I've had a few tricky kids. Really, when you have a lot of children, you're likely to get a little bit of everything. Thankfully, the ones that have consistently pushed my buttons are but a couple. Or one, really. And that child is smart, funny, gifted, tenacious, and growing in grace.
Recently one of you sweet moms wrote the following to me:
"My struggle is with my middle child. She is five and has been hard since she was born. She constantly bumps against the line to see what I will do. It is exhausting. Some days I feel like I spank her all day because she will flat out say, 'I'm not doing that.' I can plan fun things for her to do with my almost-three-year old.
Many times even if its fun she says, 'I don't want to do that.' At lunch if it's not what she wants she'll say she's not gonna eat. I don't coddle that; I throw her food away and tell her I'll see her at dinner. Then the absolute fit starts. Then I might spank her or send her to bed, but she'll still do the same thing next time I serve something I don't like.
Some days she is like this all day long. I don't know what to do to change that combative spirit. My oldest son hit a rough patch at three but it didn't last long. My almost-three-year-old is laid back. But my battles with my 5-year-old wear me out. There are many days I have headaches just dealing with her and trying to remain in control of my emotions. Help! Ideas?"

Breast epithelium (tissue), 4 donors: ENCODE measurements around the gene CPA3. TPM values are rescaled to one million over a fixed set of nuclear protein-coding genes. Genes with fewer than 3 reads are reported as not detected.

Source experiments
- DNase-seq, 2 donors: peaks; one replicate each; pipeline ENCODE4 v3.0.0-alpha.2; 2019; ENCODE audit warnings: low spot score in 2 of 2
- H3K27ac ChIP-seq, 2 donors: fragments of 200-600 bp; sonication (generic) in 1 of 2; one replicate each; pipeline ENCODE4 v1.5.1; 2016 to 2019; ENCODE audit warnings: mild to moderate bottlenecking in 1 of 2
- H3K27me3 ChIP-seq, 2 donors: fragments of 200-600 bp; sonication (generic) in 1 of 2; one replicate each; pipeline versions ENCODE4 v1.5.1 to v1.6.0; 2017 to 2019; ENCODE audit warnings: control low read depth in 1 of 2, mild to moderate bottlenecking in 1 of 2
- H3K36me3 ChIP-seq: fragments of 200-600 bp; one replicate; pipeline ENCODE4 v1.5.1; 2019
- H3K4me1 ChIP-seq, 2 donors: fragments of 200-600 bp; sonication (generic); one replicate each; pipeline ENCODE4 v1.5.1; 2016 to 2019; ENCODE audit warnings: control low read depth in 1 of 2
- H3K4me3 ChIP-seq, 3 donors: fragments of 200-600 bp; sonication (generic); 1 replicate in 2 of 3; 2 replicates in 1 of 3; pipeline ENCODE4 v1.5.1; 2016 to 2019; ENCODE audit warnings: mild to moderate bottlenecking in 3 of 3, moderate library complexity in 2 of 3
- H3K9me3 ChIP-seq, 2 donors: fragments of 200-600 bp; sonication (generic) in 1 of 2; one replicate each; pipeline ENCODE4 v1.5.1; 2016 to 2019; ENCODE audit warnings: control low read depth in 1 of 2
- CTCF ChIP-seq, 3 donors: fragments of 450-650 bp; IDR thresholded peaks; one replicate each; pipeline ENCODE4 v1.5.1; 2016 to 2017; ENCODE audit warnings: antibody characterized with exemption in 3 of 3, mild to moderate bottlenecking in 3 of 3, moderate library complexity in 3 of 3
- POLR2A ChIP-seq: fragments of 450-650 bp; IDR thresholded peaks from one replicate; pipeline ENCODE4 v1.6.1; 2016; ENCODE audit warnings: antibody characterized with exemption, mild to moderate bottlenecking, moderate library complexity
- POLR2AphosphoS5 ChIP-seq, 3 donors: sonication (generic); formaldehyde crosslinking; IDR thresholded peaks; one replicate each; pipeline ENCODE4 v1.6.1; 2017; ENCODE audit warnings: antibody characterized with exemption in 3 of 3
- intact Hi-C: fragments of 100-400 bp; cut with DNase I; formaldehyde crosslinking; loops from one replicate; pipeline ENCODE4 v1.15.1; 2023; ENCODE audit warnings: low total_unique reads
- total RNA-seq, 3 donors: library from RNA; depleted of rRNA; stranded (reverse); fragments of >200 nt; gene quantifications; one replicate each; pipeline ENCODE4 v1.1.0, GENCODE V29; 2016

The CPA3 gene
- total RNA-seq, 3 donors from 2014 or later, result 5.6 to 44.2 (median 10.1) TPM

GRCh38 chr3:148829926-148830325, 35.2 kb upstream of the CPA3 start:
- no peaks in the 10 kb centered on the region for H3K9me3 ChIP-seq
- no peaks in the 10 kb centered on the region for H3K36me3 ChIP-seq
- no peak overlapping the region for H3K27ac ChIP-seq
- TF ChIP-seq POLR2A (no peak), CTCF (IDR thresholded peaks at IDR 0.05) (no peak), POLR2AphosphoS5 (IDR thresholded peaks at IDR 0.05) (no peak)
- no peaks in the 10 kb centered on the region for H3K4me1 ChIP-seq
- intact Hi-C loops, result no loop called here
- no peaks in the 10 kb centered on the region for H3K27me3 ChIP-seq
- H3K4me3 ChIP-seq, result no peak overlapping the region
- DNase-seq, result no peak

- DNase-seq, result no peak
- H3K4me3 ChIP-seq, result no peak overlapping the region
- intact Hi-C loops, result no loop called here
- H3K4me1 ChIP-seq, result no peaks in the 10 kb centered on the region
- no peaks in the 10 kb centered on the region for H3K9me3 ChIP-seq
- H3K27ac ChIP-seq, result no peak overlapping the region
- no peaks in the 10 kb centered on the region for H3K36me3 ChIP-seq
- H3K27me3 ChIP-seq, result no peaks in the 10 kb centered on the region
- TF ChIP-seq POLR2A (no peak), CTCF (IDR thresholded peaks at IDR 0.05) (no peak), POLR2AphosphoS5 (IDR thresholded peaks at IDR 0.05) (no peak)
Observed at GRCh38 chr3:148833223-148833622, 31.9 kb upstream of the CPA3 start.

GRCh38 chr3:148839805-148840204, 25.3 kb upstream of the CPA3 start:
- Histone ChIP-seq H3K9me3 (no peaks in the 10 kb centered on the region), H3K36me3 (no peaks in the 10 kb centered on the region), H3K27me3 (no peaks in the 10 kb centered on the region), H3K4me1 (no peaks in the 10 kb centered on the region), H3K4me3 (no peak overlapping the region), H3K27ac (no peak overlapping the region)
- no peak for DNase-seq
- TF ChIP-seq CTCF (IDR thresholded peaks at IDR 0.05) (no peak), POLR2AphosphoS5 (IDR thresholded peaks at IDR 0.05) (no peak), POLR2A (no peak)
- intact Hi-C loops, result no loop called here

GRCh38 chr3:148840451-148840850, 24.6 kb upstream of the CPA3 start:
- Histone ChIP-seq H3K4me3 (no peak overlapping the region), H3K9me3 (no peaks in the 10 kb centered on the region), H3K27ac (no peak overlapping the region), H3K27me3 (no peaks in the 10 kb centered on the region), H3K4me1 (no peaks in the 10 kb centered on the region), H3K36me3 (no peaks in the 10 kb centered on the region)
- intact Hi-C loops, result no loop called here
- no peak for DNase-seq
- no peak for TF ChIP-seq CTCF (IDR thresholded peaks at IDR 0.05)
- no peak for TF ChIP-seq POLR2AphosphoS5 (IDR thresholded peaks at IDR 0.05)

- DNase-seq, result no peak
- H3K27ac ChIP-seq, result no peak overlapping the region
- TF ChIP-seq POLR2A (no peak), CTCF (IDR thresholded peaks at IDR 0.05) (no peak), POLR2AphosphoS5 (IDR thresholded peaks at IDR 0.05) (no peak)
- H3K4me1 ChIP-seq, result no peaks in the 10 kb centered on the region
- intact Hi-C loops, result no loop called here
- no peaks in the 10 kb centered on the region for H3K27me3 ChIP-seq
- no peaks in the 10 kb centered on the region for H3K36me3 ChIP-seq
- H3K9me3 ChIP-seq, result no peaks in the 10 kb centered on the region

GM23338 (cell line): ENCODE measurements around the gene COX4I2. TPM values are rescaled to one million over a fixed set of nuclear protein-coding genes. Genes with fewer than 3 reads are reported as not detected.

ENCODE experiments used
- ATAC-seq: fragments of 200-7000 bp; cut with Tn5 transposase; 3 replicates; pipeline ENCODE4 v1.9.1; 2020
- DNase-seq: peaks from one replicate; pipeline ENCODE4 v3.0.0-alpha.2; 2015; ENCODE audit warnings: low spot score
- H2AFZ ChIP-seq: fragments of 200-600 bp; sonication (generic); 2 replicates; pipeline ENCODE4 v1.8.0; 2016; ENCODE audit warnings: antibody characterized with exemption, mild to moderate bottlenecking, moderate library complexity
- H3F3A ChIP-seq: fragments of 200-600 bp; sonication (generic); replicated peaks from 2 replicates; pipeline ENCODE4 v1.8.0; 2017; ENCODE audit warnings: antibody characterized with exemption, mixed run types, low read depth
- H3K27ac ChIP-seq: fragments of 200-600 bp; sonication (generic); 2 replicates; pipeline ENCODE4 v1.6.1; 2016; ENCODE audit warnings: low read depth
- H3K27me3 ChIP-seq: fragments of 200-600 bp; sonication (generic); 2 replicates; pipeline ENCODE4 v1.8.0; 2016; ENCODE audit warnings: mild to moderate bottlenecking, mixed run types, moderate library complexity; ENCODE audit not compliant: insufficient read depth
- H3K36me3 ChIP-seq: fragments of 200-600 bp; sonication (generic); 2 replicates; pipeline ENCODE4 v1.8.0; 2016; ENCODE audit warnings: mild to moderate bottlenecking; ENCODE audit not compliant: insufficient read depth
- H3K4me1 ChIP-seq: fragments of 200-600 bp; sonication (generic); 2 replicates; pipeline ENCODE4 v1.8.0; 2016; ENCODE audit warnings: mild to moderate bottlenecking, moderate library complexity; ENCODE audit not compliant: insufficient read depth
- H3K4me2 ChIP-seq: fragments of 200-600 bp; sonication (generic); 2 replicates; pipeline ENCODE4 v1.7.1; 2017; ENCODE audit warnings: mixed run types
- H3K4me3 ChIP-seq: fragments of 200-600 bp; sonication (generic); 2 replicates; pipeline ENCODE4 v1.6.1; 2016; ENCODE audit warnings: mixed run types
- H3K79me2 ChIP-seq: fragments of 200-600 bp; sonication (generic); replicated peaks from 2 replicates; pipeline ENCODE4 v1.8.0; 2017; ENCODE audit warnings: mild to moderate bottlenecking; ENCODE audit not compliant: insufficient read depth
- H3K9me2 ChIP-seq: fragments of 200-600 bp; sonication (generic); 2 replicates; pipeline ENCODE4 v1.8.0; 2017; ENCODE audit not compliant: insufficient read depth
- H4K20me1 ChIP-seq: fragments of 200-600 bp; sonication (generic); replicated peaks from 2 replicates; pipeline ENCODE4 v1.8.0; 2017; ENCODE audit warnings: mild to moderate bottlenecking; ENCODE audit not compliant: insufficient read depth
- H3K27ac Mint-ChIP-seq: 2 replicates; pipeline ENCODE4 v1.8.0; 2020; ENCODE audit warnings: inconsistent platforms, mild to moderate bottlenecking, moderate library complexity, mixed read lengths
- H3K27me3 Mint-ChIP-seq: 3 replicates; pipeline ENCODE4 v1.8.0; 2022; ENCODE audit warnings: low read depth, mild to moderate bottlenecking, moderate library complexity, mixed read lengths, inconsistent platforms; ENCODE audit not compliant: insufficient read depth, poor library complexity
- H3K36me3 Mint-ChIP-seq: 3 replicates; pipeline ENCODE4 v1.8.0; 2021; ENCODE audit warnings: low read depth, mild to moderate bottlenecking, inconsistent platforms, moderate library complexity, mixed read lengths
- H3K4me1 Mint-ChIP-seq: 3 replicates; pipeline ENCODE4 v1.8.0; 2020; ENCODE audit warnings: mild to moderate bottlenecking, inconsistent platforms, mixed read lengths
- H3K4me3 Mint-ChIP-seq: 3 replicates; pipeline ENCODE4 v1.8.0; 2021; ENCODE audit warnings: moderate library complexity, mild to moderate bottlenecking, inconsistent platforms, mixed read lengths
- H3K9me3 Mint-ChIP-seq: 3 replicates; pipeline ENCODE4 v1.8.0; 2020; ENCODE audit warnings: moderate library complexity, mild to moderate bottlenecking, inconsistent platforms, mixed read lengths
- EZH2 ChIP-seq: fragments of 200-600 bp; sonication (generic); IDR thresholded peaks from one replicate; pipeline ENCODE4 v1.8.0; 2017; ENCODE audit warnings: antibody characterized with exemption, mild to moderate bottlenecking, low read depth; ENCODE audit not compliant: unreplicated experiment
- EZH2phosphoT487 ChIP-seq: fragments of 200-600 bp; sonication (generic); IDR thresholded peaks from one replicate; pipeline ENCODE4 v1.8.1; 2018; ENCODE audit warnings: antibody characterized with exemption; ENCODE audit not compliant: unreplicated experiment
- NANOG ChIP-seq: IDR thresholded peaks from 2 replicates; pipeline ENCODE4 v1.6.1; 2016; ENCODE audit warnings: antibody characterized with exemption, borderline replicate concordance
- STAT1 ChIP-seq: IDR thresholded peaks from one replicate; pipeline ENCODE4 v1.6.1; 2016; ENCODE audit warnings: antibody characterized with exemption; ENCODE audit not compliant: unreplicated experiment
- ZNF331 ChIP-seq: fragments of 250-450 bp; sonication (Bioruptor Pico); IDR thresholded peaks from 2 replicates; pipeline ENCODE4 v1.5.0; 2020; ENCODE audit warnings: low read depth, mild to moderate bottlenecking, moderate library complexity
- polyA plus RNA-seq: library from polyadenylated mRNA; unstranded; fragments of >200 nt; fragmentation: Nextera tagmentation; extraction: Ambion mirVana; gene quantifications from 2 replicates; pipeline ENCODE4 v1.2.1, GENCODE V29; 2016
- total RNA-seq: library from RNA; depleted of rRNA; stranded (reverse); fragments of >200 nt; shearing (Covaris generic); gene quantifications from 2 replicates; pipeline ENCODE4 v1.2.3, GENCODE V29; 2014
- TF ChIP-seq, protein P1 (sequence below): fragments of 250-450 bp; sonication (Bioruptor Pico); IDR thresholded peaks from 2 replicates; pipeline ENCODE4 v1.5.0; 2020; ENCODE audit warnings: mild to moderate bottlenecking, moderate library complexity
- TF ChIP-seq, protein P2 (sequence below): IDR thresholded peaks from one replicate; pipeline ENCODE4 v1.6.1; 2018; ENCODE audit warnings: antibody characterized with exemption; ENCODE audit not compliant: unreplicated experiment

I get it. Really, I do. Been there and am still doing that some days. So, a couple of thoughts:
1. She's got your number, Mom. As long as you have an emotional stake in her behavior, she's going to capitalize on it. She's a smart cookie! Take away the emotional responses on any level (frustration, anger, bargaining, cajoling) and she'll be diffused. But stand your ground! She might not respond immediately to a change in your reaction, and it might get worse before it gets better.
2. Keep your head in the game. With tricky kids who like to push all the buttons, you can't be off your guard for a second. Keep your button-pushing radar on and remember to respond very matter-of-factly. No emotional responses.
3. Change your game plan if necessary. Coupled with a wash of grace over our home, I have a brain-injured 5-year-old who needs a completely different parenting approach. What is working here is consistency, kindness, acknowledging sin and pointing us all back to Jesus. Spanking is reserved for dangerous behavior - defiance that is life-threatening, such as hanging body parts out the second-story window after being told not to open those windows at all.
I'm not writing a discipline prescription for your family; I'm just telling you what's working here. What I have in spades in this season of my life is the hindsight that 21 years of parenting 8 people brings. That hindsight includes the wary fact that parenting techniques are just that: techniques. Tools. They will help change behavior, but they won't transform a heart like grace will. Grace wins! Use whatever techniques work for you and your daughter, but lavishly pour grace out over her and you.
The books that have helped us use non-emotional tools and tips are 1-2-3 Magic (especially helpful with our brain-damaged guy), Teen-Proofing: Fostering Responsible Decision Making in Your Teenager, and Give Them Grace.
But they're just books. Tools. Our only real hope is Jesus! Ask Him for wisdom and He will give it liberally. I promise. He promises!